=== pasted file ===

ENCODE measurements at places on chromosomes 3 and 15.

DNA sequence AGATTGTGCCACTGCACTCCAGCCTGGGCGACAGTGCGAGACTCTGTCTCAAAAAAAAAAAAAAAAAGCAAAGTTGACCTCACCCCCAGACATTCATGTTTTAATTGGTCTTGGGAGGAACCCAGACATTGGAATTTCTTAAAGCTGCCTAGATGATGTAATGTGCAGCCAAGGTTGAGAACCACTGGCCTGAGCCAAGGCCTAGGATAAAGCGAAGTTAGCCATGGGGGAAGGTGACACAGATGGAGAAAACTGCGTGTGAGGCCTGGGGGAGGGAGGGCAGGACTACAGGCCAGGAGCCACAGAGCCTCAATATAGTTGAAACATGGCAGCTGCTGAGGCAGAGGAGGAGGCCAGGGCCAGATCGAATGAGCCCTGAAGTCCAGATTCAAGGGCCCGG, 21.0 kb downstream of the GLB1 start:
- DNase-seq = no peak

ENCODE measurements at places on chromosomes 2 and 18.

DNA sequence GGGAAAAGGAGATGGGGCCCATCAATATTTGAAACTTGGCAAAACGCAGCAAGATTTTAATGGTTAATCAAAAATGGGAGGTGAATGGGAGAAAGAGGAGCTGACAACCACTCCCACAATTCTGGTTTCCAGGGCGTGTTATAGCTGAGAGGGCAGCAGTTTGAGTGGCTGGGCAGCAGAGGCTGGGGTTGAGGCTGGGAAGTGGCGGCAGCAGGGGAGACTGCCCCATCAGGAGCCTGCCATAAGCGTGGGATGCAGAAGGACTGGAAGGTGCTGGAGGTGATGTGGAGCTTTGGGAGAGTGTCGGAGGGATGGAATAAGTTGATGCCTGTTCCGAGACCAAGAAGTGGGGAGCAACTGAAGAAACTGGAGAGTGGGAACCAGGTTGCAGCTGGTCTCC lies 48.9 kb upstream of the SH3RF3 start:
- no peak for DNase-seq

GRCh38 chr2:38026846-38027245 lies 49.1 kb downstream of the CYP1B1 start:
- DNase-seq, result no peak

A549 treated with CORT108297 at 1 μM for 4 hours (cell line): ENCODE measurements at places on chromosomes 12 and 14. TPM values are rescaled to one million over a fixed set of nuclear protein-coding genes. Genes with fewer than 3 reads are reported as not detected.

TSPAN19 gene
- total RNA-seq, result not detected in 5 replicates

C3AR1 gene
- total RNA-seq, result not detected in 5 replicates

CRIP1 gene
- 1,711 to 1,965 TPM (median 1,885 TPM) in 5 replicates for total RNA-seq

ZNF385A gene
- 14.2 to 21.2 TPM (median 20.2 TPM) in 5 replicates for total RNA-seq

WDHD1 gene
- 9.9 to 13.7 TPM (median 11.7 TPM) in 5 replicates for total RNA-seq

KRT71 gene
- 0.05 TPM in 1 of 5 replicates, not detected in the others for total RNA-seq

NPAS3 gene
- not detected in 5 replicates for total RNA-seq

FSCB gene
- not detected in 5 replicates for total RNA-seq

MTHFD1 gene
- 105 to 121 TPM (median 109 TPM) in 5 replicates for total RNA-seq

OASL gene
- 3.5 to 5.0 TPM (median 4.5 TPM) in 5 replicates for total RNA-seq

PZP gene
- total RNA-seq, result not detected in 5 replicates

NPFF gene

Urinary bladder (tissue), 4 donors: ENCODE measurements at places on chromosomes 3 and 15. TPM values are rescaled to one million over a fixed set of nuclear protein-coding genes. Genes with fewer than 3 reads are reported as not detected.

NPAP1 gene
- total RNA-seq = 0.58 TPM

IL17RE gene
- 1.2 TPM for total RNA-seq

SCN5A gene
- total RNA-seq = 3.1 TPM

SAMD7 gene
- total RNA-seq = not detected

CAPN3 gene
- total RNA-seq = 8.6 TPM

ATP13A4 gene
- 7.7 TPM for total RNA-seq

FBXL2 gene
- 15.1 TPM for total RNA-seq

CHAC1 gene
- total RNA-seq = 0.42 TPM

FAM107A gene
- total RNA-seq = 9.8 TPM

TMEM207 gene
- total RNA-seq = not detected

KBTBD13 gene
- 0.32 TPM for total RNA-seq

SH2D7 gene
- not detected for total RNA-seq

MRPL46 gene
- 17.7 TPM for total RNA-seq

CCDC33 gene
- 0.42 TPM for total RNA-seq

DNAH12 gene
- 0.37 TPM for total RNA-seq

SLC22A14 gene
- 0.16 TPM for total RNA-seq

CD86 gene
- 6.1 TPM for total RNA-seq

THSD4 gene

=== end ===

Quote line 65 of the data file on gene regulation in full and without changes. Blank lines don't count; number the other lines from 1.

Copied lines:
- 0.16 TPM for total RNA-seq